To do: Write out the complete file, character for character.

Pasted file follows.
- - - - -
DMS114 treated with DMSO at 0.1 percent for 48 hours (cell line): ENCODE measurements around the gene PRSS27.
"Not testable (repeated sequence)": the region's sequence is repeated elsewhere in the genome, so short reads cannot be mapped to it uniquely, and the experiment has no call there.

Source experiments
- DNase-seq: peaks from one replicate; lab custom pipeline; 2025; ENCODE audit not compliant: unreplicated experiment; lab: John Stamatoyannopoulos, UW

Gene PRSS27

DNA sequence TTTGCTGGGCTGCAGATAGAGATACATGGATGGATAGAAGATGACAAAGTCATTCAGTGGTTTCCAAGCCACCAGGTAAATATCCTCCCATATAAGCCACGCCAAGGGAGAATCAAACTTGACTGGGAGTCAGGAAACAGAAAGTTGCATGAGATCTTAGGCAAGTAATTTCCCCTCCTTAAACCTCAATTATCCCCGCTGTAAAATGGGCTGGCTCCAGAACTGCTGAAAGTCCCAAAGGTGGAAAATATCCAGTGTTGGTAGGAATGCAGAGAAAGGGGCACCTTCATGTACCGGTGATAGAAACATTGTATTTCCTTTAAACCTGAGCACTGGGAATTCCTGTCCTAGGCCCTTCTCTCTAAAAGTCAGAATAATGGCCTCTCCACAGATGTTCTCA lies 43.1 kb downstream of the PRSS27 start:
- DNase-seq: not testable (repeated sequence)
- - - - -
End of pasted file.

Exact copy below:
DMS114 treated with DMSO at 0.1 percent for 48 hours (cell line): ENCODE measurements around the gene PRSS27.
"Not testable (repeated sequence)": the region's sequence is repeated elsewhere in the genome, so short reads cannot be mapped to it uniquely, and the experiment has no call there.

Source experiments
- DNase-seq: peaks from one replicate; lab custom pipeline; 2025; ENCODE audit not compliant: unreplicated experiment; lab: John Stamatoyannopoulos, UW

Gene PRSS27

DNA sequence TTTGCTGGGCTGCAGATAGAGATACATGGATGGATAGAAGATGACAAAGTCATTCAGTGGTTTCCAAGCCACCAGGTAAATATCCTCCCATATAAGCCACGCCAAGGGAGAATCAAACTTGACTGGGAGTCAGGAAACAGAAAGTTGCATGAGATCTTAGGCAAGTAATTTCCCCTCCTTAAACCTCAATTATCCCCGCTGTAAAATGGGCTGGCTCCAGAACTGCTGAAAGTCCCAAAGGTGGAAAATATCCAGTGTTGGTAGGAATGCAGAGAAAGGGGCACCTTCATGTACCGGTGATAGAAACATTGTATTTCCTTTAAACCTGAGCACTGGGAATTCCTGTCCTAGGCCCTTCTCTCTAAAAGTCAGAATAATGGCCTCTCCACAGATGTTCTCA lies 43.1 kb downstream of the PRSS27 start:
- DNase-seq: not testable (repeated sequence)